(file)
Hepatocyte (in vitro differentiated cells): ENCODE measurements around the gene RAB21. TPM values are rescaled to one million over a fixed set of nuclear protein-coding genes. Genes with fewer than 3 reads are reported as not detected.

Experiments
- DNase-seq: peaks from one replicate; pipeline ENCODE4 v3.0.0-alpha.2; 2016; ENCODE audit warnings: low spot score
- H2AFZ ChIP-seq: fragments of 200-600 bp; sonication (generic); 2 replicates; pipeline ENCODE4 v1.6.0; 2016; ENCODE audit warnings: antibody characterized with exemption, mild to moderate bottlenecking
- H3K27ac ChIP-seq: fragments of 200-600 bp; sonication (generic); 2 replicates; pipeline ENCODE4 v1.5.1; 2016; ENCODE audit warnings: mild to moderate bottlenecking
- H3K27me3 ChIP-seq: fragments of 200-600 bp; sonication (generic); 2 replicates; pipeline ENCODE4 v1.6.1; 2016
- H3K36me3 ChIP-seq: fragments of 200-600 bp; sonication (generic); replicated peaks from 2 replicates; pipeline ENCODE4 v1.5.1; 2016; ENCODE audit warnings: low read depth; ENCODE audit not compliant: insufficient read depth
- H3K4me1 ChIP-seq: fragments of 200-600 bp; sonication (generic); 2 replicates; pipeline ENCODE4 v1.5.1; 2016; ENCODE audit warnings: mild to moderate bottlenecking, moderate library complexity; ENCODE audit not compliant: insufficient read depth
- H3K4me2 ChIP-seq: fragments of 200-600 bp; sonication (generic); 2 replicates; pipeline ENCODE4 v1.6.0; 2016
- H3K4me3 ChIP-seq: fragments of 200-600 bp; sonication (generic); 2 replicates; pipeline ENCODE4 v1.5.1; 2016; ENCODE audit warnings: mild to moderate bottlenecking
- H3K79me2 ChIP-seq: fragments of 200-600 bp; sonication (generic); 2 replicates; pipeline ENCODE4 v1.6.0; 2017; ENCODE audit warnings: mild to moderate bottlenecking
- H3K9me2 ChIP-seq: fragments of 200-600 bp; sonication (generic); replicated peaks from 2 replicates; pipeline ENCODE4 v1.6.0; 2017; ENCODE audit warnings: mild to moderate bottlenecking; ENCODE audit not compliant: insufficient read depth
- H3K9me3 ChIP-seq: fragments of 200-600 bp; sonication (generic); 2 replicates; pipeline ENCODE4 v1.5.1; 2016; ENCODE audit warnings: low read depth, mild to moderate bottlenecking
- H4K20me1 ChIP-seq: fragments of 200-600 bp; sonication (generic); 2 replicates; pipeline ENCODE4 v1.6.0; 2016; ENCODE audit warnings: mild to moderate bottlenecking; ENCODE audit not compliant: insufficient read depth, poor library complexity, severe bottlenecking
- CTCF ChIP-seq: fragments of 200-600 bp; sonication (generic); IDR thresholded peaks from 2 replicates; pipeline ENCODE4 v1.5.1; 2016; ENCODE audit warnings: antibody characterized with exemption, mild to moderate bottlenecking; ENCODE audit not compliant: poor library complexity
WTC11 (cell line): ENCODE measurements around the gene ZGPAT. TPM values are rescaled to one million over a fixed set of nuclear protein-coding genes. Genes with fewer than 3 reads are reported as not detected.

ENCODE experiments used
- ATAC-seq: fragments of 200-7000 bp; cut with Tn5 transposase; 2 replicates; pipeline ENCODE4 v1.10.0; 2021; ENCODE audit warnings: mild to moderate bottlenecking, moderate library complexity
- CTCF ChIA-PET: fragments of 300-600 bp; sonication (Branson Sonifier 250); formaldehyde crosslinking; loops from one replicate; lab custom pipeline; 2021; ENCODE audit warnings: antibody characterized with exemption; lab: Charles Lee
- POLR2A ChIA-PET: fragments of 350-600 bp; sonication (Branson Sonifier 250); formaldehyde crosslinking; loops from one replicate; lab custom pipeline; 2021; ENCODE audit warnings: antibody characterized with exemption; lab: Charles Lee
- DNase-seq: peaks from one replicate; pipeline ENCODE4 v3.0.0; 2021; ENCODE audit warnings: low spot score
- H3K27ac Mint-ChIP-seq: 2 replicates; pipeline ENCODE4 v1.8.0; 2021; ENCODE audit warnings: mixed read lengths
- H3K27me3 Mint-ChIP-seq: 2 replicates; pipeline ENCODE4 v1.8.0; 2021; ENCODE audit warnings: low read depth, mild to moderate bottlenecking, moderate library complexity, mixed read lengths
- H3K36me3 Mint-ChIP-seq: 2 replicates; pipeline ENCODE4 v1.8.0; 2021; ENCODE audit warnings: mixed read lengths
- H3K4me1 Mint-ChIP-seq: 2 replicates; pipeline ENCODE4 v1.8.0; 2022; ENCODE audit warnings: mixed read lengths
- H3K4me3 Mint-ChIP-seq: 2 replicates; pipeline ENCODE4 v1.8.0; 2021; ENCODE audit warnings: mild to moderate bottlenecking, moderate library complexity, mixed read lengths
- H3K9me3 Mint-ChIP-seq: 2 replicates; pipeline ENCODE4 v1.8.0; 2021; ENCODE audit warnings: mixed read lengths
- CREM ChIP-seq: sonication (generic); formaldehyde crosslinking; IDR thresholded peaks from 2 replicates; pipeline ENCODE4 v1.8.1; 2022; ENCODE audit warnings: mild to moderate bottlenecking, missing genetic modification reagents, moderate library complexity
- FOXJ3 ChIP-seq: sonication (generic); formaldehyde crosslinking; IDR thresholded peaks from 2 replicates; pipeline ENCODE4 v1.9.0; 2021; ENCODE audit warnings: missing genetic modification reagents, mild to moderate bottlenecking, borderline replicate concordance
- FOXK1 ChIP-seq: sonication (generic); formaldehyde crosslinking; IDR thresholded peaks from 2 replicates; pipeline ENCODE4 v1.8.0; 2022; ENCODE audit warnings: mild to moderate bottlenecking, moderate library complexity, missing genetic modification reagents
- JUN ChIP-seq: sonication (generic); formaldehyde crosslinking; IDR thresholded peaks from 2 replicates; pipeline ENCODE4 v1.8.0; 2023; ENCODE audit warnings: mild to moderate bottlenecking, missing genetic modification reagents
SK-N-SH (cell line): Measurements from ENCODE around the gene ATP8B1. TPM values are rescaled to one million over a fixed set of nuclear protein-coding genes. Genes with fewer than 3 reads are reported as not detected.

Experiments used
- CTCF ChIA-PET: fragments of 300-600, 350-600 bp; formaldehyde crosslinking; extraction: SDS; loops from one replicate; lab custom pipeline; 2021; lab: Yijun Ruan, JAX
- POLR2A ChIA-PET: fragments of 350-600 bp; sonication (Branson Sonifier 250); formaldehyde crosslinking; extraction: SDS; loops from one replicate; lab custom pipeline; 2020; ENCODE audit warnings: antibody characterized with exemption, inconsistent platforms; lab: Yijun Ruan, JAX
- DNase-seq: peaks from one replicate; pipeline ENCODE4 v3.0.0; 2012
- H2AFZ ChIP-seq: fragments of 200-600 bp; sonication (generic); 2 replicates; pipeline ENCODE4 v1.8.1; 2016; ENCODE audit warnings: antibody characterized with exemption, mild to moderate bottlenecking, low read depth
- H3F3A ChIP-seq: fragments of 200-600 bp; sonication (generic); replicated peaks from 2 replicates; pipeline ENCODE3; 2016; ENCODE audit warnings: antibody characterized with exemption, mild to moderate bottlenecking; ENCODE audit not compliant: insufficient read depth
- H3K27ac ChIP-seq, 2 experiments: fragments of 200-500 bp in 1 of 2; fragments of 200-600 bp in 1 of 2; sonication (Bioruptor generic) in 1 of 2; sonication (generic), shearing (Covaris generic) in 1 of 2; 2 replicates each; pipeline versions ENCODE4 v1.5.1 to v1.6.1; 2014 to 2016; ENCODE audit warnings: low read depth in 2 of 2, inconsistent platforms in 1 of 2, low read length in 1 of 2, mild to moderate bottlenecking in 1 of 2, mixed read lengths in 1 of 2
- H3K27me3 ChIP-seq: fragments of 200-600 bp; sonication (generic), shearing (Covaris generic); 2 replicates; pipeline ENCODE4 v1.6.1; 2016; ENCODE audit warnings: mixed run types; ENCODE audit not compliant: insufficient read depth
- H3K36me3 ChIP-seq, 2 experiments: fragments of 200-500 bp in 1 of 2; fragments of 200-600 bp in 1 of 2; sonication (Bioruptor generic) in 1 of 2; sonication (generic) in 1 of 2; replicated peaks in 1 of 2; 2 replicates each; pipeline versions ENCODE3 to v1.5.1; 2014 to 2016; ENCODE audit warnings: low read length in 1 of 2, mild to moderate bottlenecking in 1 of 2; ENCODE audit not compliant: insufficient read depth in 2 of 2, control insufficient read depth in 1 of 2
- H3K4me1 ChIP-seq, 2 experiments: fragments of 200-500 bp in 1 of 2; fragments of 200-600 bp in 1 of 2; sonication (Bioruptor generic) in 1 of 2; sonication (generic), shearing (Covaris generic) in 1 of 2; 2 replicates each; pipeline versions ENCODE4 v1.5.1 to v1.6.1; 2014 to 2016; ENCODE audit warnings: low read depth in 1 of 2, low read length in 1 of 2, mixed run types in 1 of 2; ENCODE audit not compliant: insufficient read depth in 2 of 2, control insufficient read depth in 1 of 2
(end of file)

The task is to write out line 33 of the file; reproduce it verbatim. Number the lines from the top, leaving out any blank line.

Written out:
Experiments used